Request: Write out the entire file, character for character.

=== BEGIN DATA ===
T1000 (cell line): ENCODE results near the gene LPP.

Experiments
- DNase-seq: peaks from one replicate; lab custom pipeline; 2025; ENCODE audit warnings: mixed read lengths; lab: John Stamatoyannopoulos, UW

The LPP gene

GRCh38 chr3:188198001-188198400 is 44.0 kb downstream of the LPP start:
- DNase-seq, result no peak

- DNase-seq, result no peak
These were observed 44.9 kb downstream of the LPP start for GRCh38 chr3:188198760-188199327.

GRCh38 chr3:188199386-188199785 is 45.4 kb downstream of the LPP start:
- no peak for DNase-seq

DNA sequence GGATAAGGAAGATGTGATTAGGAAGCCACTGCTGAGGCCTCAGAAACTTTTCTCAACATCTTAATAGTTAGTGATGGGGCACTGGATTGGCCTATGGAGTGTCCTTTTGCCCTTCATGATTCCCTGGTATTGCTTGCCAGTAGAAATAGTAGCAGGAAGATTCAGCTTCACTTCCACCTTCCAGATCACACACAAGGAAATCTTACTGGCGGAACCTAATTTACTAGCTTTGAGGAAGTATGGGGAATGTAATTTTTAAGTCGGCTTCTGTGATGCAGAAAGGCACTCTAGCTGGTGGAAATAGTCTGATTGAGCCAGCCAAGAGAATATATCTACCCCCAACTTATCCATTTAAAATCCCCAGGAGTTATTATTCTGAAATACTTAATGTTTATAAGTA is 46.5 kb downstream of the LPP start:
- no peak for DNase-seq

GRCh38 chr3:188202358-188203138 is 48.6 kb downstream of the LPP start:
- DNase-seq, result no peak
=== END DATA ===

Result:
T1000 (cell line): ENCODE results near the gene LPP.

Experiments
- DNase-seq: peaks from one replicate; lab custom pipeline; 2025; ENCODE audit warnings: mixed read lengths; lab: John Stamatoyannopoulos, UW

The LPP gene

GRCh38 chr3:188198001-188198400 is 44.0 kb downstream of the LPP start:
- DNase-seq, result no peak

- DNase-seq, result no peak
These were observed 44.9 kb downstream of the LPP start for GRCh38 chr3:188198760-188199327.

GRCh38 chr3:188199386-188199785 is 45.4 kb downstream of the LPP start:
- no peak for DNase-seq

DNA sequence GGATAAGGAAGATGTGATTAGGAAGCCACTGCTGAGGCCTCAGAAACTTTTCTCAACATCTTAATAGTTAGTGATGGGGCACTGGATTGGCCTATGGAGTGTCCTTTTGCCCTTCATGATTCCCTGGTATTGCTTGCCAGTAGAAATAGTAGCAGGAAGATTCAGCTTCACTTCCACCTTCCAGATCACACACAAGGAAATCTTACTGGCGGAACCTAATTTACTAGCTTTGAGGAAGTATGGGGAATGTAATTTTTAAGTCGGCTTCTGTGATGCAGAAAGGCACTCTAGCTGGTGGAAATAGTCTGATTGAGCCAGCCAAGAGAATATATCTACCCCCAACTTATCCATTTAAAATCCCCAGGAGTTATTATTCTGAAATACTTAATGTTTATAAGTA is 46.5 kb downstream of the LPP start:
- no peak for DNase-seq

GRCh38 chr3:188202358-188203138 is 48.6 kb downstream of the LPP start:
- DNase-seq, result no peak